But, when I see this enthusiasm, I just can’t help but feel a little like Dr. Manhattan, seeing all of time happening at once. Because, yes, Zion looks like an unbelievable prospect, but so did Towns, and everyone at that age. I was sitting nearly front row for a 17-year-old Andrew Wiggins' single-handed domination of the United States at the 2012 Hoop Summit. He looked incredible, drifting across the court like it was nothing, Kevin Durant but with a higher defensive ceiling. In that same game, his team beat Shabazz Muhammad's USA squad, who scored like 30-some-odd points on a variety of high difficulty moves. I would not have blamed anyone for saying, on that day, that either of these dudes were future NBA All-Stars or maybe more. Wiggins-mania, in particular, was deep and deeply felt.
The world of prospect writing is littered with the bones of scouting reports that were wrong, and there’s absolutely no reason that Zion couldn’t join the likes of the Wiggman and indifferent-ass Karl Towns in the purgatory of NBA Mediocrity. Look at that jump shot: it’s rough, man. And will that overwhelming athleticism mean as much in the NBA, where everyone was forged from hellstone and injected with testosterone straight from the glands of T-Rexes? Seeing Towns struggle to post Chandler, you can’t see the shadow of Zion wearing some Eastern Conference NBA uniform and getting repeatedly stripped by Paul George during some mid-season game in 2021? Don’t get me wrong: I would take him No. 1 and I suspect that it what will happen. But, what, if he doesn’t do everything someone dreams he will do as he bumslays in the ACC, am I going to hold it against him?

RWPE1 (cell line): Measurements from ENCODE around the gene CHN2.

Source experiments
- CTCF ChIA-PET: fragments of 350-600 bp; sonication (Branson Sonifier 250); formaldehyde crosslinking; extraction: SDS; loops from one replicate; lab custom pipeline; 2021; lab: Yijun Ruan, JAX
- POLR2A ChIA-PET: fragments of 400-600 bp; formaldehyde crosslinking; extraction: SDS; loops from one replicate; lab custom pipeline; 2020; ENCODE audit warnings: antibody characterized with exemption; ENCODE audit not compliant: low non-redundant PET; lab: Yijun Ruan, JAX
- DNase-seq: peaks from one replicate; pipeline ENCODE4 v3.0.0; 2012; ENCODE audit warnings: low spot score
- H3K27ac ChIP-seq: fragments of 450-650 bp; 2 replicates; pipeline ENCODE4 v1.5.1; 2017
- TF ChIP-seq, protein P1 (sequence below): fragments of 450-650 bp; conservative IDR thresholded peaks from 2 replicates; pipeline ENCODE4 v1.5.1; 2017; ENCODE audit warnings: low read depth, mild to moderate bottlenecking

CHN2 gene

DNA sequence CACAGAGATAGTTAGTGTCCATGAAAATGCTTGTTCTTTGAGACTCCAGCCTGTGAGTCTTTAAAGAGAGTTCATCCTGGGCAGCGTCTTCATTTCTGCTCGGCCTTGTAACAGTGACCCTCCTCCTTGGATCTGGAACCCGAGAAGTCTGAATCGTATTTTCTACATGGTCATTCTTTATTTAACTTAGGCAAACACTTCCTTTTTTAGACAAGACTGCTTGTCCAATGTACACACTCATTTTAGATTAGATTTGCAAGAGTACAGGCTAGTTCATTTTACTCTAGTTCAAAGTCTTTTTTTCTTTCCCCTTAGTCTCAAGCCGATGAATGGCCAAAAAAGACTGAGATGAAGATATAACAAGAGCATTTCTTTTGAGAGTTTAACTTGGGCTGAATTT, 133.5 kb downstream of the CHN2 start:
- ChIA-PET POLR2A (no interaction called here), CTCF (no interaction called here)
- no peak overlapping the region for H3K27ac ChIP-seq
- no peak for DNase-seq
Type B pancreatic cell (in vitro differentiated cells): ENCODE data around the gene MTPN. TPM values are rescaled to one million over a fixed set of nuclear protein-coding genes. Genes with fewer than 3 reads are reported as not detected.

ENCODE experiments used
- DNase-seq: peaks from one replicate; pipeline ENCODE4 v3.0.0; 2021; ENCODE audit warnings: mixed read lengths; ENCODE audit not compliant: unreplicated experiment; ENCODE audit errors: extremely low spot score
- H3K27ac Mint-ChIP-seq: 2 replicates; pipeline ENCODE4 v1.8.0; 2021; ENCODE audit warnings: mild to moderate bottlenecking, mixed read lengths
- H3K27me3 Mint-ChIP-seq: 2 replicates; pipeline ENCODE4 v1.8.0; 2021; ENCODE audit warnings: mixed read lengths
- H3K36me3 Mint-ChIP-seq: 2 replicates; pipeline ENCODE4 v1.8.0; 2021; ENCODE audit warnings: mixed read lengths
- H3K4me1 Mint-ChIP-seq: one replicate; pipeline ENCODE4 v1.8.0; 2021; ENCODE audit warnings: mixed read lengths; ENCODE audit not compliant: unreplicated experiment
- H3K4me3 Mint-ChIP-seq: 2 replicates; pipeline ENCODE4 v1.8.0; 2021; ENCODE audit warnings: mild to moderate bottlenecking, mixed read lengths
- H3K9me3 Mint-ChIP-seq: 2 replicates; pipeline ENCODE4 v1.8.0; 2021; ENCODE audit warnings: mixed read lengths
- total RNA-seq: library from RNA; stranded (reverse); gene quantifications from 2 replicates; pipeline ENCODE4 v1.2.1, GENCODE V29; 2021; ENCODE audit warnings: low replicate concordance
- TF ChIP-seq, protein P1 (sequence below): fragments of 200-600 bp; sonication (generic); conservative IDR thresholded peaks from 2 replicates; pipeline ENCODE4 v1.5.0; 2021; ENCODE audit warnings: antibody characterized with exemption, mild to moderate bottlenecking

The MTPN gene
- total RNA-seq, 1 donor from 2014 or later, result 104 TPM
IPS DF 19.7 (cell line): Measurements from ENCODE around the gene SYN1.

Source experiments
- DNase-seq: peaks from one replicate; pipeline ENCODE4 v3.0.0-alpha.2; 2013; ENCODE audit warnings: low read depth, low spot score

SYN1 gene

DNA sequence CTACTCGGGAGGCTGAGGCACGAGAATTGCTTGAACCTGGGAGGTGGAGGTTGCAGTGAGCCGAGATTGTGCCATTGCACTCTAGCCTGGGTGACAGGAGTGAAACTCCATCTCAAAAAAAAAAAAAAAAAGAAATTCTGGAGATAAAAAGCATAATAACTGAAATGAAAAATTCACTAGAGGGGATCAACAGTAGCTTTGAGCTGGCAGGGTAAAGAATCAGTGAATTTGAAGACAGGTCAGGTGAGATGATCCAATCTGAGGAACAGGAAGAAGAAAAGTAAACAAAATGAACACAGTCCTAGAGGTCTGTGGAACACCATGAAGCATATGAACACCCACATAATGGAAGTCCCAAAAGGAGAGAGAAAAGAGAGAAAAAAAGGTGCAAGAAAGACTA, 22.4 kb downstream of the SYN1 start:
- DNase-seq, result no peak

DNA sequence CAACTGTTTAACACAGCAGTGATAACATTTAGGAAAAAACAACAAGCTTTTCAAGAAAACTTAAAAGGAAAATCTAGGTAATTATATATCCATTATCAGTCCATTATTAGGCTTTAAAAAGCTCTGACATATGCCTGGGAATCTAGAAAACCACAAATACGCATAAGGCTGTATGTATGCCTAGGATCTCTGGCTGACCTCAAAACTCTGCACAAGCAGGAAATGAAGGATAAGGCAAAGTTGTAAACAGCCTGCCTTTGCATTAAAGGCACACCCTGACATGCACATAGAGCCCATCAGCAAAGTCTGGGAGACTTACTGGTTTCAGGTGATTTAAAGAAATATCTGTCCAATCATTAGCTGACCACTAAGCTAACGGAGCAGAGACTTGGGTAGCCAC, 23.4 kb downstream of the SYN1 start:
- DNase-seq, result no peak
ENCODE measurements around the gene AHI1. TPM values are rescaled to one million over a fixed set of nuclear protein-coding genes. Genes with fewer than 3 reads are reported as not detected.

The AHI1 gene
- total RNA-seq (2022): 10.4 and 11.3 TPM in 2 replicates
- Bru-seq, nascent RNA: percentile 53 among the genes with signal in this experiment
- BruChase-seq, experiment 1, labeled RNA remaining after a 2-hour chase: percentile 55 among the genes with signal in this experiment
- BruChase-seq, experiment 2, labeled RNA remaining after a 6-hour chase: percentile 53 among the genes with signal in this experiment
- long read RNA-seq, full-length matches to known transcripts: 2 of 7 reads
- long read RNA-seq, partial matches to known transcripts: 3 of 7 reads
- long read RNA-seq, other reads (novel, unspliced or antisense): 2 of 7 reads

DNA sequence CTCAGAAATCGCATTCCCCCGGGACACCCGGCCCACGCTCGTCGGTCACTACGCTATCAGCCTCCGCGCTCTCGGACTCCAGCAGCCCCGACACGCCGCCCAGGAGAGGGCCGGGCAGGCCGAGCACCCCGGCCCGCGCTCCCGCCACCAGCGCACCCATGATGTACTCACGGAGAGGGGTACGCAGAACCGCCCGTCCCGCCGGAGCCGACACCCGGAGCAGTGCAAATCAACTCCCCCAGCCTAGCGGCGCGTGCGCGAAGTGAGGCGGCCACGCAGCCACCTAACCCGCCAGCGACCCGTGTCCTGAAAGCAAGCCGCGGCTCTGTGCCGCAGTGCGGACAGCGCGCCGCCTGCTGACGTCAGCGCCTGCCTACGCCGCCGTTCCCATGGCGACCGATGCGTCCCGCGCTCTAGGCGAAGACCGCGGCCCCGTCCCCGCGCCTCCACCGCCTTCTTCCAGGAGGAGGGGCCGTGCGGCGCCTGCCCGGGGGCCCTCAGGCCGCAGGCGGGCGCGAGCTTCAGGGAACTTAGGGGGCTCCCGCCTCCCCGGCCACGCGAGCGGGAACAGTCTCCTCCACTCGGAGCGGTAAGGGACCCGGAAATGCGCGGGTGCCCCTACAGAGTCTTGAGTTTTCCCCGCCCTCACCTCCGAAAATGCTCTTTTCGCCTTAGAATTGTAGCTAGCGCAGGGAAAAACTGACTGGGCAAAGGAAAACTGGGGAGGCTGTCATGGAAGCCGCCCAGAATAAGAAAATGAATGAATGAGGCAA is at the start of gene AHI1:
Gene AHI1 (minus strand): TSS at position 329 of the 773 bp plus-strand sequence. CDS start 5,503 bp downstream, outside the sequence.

And look-- this isn’t some flaw or failure with scouting or prospect writing or anything like that. It’s a failure of human nature. Our minds are apt to fill in favorable outcomes to pretty much anything. Did you know one single liberal-minded person who thought Donald Trump was actually going to beat Hillary Clinton? I didn’t even worry about it! We are wired to feel optimistically about outcomes, to project that optimism onto pretty much everything, to count on the scraps of data we have about stuff will spill out into something amazing.
And then, we’re disappointed. And it doesn’t matter how successful someone manages to be: every NBA player is a disappointment in some way. LeBron has been unbelievable, but he could have won more titles. Durant has the skills and the titles, but… did he have to go to Golden State? Jimmy Butler, junior college to the All-Star game, but what a jerk. What if Shaq was better at staying in shape? Hakeem, unbelievable stuff out there, but MJ went two picks later, you sure you want that flippy post genius stuff when you could have had MICHAEL JORDAN? Even Michael Jordan was a disappointment! His baseball career was awful and when he returned to the league with the Wizards, he didn’t even reach the playoffs.
This is all to say, it’s not that people’s expectations of Zion or Towns or whoever are misguided or wrong in and of themselves. It’s that ALL expectations are wrong, and operating from them as a starting place is stupid. NBA careers rise and fall on a series of mental and physical and contextual nonsense, that rating the way someone turns out based on anything but their performance in the broader league is completely asinine. Just watch Butler stomp around the Wolves, only playing on national TV because he is mad that Towns got to go to Kentucky and might plays too much Fortnite. Is this approach useful in, like, any way? Wouldn’t dealing with KAT as he ACTUALLY IS, instead of as Butler’s mind does, filling in what he theoretically could be, going to reap better returns? Operating out of expectations instead of realities is the providence of fools. Sports should try to stop doing it.